Read or download the report here: Mandiant_APT1_Report

Elite Chinese unit accused of waging cyberwar against US

By Brendan Sasso – The Hill

An elite military unit of Chinese hackers is likely behind a wave of attacks on U.S. government and business computer systems, according to a report released on Tuesday by the American security firm Mandiant.

Analysts traced a series of attacks to a 12-story building in the Pudong district of Shanghai. They concluded that the building, which likely holds hundreds or even thousands of employees, is almost certainly the headquarters of China’s secretive cyberwar division, the People’s Liberation Army Unit 61398.

A state-owned telecommunications company provided special fiber optic cable to the building in the name of national defense, according to the 74-page report. The analysts said that the hackers, who are required to be proficient in English, likely have a sizeable support staff of liguists, researchers and industry experts.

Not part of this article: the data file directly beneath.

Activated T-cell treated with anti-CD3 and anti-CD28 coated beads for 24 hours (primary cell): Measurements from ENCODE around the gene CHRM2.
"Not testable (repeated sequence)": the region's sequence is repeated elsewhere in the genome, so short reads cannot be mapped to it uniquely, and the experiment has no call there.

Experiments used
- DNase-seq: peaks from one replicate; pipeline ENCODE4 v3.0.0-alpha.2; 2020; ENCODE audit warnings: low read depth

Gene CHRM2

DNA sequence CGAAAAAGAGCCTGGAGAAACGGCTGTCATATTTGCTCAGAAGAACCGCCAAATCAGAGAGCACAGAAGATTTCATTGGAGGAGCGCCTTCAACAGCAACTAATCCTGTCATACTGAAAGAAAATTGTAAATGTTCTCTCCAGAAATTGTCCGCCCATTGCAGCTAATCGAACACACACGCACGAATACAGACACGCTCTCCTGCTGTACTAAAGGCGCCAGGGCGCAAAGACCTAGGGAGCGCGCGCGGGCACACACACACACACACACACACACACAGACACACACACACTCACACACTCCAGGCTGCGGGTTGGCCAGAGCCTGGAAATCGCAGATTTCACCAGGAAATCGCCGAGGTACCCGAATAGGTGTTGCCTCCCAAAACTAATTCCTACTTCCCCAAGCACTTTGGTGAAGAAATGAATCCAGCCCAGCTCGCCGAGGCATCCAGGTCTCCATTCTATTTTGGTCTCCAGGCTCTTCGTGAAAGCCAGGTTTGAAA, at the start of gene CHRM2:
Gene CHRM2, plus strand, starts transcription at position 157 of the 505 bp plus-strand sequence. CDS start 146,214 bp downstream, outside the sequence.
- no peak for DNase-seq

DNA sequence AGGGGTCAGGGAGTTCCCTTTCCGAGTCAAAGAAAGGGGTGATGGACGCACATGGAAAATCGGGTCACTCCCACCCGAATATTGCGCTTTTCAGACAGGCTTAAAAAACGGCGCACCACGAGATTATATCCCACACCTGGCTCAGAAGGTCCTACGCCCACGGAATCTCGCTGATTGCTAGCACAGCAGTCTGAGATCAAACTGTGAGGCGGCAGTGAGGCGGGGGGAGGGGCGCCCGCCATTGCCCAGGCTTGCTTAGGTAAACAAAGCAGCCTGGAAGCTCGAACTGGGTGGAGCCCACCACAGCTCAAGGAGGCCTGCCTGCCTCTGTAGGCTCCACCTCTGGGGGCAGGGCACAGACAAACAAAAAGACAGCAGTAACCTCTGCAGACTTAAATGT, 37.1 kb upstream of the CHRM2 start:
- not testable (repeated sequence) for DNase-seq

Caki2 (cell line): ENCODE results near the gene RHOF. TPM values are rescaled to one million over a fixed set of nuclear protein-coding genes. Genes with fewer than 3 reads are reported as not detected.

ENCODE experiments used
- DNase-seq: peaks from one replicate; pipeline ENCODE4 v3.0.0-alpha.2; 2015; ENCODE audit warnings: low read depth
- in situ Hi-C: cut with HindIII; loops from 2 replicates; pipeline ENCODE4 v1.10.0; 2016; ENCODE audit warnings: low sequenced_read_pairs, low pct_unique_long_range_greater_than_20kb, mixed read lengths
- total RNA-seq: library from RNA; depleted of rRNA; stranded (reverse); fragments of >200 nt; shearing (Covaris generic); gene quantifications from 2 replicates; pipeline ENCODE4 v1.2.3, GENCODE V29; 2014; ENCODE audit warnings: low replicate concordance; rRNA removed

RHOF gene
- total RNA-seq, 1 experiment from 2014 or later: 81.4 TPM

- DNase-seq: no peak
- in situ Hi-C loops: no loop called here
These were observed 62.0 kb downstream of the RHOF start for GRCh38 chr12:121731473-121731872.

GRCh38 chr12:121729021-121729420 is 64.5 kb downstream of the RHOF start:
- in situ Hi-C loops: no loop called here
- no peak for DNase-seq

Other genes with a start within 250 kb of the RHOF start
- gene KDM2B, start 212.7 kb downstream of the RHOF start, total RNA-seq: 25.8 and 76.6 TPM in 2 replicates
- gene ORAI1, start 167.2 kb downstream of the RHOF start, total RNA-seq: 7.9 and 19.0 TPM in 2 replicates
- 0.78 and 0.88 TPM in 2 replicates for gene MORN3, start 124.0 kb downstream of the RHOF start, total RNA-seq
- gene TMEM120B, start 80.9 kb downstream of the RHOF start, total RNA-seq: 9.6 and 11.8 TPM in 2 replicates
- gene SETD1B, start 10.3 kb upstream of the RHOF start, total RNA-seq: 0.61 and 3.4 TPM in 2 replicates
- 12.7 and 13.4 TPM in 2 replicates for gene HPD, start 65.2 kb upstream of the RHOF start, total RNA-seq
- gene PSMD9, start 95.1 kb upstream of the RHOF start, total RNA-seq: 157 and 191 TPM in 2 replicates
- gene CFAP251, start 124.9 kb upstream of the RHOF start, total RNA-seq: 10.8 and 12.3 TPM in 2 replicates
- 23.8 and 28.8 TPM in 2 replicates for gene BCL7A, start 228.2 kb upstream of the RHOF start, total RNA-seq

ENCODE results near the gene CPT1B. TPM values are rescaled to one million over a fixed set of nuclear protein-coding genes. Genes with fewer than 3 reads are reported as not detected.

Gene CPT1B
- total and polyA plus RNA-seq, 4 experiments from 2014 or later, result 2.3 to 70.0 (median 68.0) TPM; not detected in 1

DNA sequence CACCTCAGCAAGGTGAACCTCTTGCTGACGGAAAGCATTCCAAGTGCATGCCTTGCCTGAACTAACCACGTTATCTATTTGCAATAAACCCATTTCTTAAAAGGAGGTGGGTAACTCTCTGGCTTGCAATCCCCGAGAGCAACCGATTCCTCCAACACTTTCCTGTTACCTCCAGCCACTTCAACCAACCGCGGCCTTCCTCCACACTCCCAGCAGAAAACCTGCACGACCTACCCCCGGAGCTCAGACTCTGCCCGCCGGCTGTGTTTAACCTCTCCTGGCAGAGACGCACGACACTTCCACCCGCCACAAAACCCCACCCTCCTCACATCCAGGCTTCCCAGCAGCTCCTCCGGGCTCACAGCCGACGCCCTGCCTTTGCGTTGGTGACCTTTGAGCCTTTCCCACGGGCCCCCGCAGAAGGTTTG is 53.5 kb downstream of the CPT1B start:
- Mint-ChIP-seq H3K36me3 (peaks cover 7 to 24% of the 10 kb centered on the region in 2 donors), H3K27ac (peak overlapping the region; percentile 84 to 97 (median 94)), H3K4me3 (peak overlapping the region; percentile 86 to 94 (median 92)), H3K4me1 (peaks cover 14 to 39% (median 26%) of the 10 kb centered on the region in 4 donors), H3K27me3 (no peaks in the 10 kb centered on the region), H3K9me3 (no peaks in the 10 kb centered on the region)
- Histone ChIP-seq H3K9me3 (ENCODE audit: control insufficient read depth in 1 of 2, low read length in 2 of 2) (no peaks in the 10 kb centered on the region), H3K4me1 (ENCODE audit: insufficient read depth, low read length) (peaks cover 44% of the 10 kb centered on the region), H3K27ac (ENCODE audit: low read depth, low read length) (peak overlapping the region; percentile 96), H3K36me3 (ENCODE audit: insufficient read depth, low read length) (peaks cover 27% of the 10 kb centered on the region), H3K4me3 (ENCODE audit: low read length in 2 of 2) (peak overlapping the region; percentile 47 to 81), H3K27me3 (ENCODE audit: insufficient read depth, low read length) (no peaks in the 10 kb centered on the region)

Mandiant concluded that since 2006, the Chinese unit has stolen data from at least 141 companies across 20 major industries. At least 115 of the companies were in the United States.

The analysts said the hackers periodically revisit the networks of victims over the course of several months or years to steal information such as blueprints, test results, business plans, pricing documents and emails.

“It is time to acknowledge the threat is originating from China, and we wanted to do our part to arm and prepare security professionals to combat the threat effectively,” Dan McWhorter, Mandiant’s managing director of threat intelligence, said in a statement explaining the firm’s decision to release the information.